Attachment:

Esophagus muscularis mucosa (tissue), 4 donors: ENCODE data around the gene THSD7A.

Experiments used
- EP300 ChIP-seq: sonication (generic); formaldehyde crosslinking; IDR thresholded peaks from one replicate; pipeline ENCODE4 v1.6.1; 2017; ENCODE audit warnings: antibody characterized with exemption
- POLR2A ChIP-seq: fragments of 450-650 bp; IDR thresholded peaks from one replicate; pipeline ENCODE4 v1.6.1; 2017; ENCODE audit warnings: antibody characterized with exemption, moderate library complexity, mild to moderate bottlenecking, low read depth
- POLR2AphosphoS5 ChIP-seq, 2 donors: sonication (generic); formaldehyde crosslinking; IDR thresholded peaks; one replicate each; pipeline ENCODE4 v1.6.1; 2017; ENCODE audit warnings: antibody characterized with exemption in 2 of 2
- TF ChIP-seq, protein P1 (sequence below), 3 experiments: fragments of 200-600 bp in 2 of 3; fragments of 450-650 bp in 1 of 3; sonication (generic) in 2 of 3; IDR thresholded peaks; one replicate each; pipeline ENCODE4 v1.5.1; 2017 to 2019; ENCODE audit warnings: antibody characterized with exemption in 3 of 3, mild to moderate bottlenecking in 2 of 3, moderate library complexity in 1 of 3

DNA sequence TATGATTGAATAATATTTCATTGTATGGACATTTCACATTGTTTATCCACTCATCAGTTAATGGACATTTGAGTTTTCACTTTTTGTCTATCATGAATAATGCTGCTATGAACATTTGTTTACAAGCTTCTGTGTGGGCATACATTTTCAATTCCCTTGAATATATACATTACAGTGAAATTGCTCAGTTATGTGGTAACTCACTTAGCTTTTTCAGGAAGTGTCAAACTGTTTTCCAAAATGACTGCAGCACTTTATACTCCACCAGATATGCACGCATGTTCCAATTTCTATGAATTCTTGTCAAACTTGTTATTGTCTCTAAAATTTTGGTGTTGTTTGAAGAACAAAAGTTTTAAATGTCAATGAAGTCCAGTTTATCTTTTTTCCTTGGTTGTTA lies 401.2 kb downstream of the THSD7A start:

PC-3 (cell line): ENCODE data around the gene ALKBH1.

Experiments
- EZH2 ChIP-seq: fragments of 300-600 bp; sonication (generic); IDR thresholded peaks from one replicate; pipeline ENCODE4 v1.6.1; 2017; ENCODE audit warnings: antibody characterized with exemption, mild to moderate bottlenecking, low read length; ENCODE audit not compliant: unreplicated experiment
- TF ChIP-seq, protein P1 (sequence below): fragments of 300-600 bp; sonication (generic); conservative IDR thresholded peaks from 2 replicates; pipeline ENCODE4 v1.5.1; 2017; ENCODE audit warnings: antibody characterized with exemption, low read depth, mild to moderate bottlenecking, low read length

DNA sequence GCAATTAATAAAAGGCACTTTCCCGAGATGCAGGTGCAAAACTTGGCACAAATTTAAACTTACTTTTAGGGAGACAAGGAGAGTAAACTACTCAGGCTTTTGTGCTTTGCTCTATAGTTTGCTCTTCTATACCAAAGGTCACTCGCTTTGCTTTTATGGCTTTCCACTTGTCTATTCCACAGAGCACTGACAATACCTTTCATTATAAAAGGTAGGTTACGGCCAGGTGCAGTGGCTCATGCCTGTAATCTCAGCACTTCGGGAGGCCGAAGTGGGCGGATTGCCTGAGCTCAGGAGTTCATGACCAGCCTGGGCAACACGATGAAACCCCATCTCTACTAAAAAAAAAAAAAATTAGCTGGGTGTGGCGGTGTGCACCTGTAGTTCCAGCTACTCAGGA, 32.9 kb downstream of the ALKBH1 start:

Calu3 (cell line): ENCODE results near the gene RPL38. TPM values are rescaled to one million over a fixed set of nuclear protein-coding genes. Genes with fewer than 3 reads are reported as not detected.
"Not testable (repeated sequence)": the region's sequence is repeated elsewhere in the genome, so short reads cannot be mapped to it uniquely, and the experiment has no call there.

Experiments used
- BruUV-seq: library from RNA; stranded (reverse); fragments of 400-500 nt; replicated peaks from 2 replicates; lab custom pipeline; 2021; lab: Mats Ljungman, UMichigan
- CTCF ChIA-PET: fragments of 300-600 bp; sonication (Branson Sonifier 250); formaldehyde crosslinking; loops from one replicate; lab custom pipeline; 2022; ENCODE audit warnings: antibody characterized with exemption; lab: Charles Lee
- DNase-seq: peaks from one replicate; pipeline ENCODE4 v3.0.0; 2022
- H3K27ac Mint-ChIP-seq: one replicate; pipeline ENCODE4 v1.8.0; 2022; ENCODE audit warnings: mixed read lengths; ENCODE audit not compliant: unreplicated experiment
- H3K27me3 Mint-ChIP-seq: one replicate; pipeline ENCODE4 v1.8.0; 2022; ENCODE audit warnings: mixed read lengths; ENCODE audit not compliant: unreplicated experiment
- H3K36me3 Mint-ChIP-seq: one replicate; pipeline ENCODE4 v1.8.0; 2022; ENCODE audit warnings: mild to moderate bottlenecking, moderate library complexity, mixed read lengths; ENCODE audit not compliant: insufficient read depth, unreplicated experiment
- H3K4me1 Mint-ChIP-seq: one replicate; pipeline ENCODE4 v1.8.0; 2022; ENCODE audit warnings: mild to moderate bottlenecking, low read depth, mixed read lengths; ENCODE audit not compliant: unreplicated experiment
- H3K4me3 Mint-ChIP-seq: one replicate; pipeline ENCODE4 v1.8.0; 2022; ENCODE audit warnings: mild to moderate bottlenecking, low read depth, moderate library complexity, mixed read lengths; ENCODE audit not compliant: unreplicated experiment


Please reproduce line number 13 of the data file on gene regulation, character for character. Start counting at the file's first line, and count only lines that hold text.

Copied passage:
Calu3 (cell line): ENCODE results near the gene RPL38. TPM values are rescaled to one million over a fixed set of nuclear protein-coding genes. Genes with fewer than 3 reads are reported as not detected.